I asked a couple of Jalia’s friends on their thoughts when they found out that Jalia was pregnant. A friend named Jamiyah said, “Well, I didn’t expect that from her. She looks so innocent and goody goody, but things happen and no matter what, I was there for her.”
Another friend named Anthony said, “Jalia is great with people and she’s always so happy, even on her worst days. I knew if she did keep the baby, she would have been the best mother that baby could have asked for.”
Jalia’s sister, on the other hand, thought that the abortion was a good idea. “I don’t want people to think that I am saying I’m glad, because I’m not. She can still finish school and follow her dreams. She has more opportunities and it won’t be as hard for her to accomplish stuff. If she would have had the baby, it would only slow her down. She has a job now, and with the baby, it probably would’ve been hard to handle school, work, and a kid. Even if she did keep the baby, I would have definitely been there for her,” she said.
Now, Jalia wishes she would have kept the baby or went through an open adoption, where she could still have a relationship with her baby. Although Jalia has a lot of support, such as her family and close friends, she still regrets the decision. She found out too late that she had many different options. All of Jalia’s support like her family and friends just want her to know that she is not alone and not the only girl who went through this. They also want to let other girls know that they are not alone, and to really learn about all of their options so they will not have to live with regret like Jalia. Her family tries to do as much as they can to let her know that many other girls have gone through things like this, and it may be good to reach out to them, and attend group meetings to let all her emotions out.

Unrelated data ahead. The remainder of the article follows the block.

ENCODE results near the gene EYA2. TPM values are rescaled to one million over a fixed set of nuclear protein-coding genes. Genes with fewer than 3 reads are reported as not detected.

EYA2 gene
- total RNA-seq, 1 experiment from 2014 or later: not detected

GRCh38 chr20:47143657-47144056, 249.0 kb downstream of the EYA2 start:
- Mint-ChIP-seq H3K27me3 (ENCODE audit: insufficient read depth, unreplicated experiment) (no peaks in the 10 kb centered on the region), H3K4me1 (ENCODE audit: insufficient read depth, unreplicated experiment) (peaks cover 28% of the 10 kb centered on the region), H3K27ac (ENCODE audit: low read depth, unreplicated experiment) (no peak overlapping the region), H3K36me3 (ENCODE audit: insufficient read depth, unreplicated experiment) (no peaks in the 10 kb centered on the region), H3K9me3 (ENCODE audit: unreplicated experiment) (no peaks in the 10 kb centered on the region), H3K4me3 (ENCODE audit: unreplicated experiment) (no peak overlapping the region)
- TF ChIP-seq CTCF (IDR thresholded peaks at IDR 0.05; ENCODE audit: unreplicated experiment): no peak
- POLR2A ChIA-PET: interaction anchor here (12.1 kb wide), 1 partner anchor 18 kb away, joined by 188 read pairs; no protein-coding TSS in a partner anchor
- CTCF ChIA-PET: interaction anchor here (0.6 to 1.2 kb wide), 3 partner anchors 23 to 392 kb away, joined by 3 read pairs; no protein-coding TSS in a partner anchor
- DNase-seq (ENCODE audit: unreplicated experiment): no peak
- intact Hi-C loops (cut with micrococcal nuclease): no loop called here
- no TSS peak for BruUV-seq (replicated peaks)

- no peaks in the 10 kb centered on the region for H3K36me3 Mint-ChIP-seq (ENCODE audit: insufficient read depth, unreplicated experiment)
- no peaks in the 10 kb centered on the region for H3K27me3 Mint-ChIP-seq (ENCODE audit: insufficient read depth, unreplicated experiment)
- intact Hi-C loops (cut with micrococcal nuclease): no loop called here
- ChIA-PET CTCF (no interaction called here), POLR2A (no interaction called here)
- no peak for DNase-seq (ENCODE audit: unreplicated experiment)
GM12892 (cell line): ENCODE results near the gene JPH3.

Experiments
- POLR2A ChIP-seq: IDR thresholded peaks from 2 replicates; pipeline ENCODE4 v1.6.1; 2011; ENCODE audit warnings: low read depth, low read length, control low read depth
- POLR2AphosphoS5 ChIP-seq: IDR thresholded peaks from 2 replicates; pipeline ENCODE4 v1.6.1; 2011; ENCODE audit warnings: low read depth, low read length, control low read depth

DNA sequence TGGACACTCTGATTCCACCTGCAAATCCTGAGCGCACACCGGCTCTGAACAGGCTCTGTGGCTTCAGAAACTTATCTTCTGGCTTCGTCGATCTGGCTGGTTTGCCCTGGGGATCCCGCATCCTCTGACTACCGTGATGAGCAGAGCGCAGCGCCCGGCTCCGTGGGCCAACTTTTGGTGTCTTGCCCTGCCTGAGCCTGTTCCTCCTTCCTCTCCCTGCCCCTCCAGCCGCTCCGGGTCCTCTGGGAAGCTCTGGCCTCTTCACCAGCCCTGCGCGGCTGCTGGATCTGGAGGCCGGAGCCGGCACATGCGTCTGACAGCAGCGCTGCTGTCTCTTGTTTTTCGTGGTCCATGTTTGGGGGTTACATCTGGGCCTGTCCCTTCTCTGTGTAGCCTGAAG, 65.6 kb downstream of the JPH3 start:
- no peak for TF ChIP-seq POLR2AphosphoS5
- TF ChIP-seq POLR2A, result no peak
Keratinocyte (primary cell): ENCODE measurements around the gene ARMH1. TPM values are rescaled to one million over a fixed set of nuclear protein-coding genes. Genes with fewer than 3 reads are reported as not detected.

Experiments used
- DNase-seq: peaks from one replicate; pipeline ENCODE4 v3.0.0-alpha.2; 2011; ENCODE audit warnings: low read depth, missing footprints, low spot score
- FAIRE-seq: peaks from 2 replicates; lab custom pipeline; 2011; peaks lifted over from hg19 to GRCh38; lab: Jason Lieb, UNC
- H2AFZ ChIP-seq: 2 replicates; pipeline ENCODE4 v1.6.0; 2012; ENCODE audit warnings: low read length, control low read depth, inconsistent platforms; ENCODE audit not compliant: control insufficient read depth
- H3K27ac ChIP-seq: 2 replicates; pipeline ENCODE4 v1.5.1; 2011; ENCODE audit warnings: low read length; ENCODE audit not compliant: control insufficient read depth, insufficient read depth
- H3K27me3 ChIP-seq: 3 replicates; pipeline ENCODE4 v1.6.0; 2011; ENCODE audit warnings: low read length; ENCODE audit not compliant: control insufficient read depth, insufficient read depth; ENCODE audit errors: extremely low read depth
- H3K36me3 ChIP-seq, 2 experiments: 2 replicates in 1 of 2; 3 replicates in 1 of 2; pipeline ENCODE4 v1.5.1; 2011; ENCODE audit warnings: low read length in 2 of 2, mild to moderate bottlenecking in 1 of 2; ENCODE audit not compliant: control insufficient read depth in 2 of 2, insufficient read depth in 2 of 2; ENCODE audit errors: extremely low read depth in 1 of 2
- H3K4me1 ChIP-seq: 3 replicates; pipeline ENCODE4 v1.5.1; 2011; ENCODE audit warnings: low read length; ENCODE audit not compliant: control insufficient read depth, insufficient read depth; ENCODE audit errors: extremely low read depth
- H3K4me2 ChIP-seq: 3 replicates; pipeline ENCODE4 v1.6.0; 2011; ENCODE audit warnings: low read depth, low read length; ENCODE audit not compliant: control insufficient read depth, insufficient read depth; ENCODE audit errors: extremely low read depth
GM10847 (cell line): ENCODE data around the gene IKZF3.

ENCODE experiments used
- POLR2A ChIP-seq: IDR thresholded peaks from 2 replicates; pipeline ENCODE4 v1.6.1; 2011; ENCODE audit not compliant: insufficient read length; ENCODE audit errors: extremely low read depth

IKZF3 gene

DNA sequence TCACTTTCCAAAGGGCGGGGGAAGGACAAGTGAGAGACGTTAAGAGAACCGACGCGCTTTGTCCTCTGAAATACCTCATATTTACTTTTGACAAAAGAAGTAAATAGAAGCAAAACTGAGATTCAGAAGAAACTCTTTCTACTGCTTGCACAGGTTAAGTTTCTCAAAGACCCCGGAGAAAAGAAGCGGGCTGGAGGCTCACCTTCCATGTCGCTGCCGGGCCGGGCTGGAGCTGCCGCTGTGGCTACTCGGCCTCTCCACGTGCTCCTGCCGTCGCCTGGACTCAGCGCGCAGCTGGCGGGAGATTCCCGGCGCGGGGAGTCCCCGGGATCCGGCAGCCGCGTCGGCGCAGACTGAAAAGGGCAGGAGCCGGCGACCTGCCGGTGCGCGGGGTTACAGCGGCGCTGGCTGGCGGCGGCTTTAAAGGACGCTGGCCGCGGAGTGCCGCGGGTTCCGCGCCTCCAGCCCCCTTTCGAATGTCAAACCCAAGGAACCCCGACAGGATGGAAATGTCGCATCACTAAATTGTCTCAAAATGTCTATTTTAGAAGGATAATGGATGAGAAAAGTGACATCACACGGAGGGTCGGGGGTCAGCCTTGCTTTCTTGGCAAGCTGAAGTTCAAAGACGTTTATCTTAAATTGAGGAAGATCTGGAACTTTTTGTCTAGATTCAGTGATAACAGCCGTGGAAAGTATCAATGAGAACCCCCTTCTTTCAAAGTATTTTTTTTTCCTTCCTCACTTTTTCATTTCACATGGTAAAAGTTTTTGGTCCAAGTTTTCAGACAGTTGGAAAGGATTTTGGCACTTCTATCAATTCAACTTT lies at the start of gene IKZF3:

Today, Jalia tries to make the best out of everything and be hopeful for the future. She currently works in a medical office with her aunt and she wants to be a social worker. She is taking college courses to pursue her dream and hopes that everything will fall into place. She wants to have a family when she gets older and even though she wants to put the past behind her, she will never forget that day. She is happy to see what the future has planned for her.
— Jazmin C., Age 16, The Windows Reflect Everything
“In this collection, 826CHI students have taken a young crack at journalism that aims to inform while engaging. They tell stories about people with hopes and dreams and fears and failures and where these people fit in the broader world.”
– Monica Eng
The Windows Reflect Everything was the major release of the 2012-13 school year and compiles long form narrative journalism from high school students who selected a topic of personal interest to investigate and report on. Featuring the works of students from Roberto Clemente Community Academy and Golder College Prep.